Number 2. 1967. Jimi Hendrix and The Nice at the Marquee Club, London.
1967, I had left home and was living and working in London whilst waiting to go to university. I was paid weekly and once a week I could afford to go out and most weeks it was to the Marquee Club, still one of the best (and cheapest) places to see bands. And I would buy a music paper every week to see what was on. So this one week in the early autumn, I saw that The Nice were playing there so this was a must for me. I was always looking out for bands with good keyboard players amongst all the guitar only bands, and The Nice were one. I'd heard their weirdly titled first single on the radio and loved it so that was my only possible destination. I was working in Portland Place, not too far away from Soho and would walk down there after work having time for a quick plate of something before queuing to get into the club. One night when I was in the line, maybe not this particular night, John Lennon and Paul McCartney walked past quite slowly, forced into the road by the queuing music fans who all noticed them but were all too cool to say anything: that was the sort of person who went to the Marquee.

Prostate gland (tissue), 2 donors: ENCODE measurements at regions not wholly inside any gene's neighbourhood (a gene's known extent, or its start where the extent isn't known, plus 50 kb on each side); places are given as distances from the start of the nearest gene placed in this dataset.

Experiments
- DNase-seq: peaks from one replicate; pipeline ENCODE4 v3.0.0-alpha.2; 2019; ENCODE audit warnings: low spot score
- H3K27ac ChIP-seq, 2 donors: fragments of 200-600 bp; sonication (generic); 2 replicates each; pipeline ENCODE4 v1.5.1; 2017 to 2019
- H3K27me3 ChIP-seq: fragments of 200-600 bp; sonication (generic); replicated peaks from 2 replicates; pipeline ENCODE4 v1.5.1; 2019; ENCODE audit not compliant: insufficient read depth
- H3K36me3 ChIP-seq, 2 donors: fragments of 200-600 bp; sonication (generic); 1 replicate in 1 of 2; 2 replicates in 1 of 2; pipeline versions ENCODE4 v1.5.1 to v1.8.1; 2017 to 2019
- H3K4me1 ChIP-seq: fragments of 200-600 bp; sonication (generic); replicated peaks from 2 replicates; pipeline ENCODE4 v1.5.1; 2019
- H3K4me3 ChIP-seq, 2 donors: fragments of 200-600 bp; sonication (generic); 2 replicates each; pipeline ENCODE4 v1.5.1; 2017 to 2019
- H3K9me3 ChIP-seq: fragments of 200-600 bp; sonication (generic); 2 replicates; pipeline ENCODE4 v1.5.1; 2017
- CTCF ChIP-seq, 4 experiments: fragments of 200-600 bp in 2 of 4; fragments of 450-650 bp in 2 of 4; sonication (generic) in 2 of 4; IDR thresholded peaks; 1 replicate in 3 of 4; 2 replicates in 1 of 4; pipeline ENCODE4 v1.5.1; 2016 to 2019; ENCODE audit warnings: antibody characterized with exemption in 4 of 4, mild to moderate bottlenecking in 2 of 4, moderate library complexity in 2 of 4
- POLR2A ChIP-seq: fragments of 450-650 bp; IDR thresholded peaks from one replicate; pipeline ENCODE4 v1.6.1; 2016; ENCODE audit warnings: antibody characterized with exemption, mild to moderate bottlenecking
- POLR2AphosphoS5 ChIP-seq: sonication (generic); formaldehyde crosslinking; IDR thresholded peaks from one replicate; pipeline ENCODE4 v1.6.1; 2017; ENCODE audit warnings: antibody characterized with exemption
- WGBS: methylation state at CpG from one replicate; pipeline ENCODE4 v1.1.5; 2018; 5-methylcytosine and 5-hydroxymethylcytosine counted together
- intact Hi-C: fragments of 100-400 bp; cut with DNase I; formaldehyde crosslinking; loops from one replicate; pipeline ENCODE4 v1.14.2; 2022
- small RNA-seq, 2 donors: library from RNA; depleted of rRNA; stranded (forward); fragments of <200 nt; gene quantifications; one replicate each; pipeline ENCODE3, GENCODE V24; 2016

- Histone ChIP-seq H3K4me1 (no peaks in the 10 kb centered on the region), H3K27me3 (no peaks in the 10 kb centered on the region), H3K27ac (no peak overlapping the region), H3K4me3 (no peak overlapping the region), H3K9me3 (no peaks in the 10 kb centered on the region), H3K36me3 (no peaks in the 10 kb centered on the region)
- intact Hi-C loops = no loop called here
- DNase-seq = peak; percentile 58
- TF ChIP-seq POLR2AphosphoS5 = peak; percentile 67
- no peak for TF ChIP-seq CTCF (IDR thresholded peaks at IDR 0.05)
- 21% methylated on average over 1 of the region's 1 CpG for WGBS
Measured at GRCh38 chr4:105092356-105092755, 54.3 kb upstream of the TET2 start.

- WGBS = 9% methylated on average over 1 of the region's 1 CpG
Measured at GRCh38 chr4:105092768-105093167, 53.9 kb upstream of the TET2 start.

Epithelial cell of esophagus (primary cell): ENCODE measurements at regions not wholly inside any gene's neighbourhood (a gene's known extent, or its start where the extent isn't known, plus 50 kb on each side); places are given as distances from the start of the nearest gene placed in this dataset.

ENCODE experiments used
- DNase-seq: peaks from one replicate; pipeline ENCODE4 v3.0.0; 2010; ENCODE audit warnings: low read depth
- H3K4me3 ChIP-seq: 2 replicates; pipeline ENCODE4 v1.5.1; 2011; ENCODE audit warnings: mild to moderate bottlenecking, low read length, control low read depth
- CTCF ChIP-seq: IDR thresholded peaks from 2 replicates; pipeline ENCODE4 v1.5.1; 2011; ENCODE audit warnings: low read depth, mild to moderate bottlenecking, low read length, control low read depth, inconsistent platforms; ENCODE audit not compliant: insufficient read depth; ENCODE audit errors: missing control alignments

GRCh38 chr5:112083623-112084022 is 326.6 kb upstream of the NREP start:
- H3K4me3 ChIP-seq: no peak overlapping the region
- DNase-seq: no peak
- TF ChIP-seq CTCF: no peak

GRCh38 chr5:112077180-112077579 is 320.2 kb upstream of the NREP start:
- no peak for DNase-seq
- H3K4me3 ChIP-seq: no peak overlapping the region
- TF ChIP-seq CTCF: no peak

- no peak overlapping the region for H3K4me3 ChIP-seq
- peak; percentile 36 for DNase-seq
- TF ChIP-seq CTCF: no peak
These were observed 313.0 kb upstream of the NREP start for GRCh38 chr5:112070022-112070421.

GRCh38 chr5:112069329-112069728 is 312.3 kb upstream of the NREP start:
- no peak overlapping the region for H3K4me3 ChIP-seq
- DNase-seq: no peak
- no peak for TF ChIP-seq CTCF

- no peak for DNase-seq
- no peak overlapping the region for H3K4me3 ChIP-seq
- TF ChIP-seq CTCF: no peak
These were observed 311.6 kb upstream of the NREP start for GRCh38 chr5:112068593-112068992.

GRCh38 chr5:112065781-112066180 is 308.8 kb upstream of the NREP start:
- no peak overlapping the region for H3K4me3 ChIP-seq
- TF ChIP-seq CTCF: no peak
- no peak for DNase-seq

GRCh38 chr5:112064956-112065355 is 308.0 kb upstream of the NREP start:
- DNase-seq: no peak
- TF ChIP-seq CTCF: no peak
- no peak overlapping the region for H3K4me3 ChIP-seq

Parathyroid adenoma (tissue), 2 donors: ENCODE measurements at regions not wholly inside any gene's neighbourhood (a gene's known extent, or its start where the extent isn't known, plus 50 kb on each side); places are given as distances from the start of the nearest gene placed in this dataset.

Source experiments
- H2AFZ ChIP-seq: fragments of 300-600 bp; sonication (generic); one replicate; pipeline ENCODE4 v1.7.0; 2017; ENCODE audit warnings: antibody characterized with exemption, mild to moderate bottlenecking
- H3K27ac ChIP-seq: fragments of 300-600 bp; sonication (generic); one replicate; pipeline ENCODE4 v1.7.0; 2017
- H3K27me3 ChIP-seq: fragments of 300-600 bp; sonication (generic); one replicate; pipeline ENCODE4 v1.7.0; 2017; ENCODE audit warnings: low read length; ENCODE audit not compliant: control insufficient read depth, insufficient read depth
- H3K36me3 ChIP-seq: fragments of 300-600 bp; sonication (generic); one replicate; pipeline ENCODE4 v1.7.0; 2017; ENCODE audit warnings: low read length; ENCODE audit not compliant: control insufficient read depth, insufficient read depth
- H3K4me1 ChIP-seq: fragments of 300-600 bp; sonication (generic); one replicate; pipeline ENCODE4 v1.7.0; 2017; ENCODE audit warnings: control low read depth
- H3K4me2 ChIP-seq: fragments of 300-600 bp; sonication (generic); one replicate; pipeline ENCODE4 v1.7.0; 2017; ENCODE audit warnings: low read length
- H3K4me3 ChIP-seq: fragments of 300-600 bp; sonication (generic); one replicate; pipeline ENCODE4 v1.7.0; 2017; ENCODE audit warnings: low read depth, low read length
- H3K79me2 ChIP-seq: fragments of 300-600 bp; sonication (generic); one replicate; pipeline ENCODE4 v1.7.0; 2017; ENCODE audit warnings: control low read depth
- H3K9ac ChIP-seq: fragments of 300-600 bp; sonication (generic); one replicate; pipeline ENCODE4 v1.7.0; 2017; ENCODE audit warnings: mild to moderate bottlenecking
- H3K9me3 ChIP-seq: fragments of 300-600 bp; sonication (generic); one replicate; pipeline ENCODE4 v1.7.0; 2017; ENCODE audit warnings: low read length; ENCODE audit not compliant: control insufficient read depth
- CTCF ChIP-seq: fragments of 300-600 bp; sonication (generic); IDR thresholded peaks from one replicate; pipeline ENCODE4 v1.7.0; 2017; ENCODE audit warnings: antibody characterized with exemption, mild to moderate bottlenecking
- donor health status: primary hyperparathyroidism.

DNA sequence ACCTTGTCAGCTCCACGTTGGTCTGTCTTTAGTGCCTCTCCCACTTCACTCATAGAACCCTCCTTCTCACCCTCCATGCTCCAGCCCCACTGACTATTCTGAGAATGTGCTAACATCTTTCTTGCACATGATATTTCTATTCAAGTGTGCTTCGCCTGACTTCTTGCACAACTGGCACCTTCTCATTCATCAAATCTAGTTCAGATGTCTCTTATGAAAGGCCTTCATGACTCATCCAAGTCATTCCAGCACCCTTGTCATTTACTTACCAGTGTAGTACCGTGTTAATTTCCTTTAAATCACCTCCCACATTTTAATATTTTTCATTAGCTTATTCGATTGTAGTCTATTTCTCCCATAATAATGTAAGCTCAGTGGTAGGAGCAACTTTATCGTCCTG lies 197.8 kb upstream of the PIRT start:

That night the place was completely packed, in fact I heard that a lot of people were turned away. Good for The Nice I thought. I knew there would be another act on first but support bands were generally unknowns, providing the backdrop to late arrivals and the puchasing of drinks to be consumed during the main act. Now, London was beginning too be hit by psychedelia; mods going a bit flowery and starting to grow their hair out (including me) but the drummer and bass player who came on stage were taking that a bit further; And the guitarist was a riot of colour and was black!! Now, I had seen a few black musicians already but they generally had had their hair straightened and wore suits whereas this guy had a full-blown Afro and looked cool but menacing.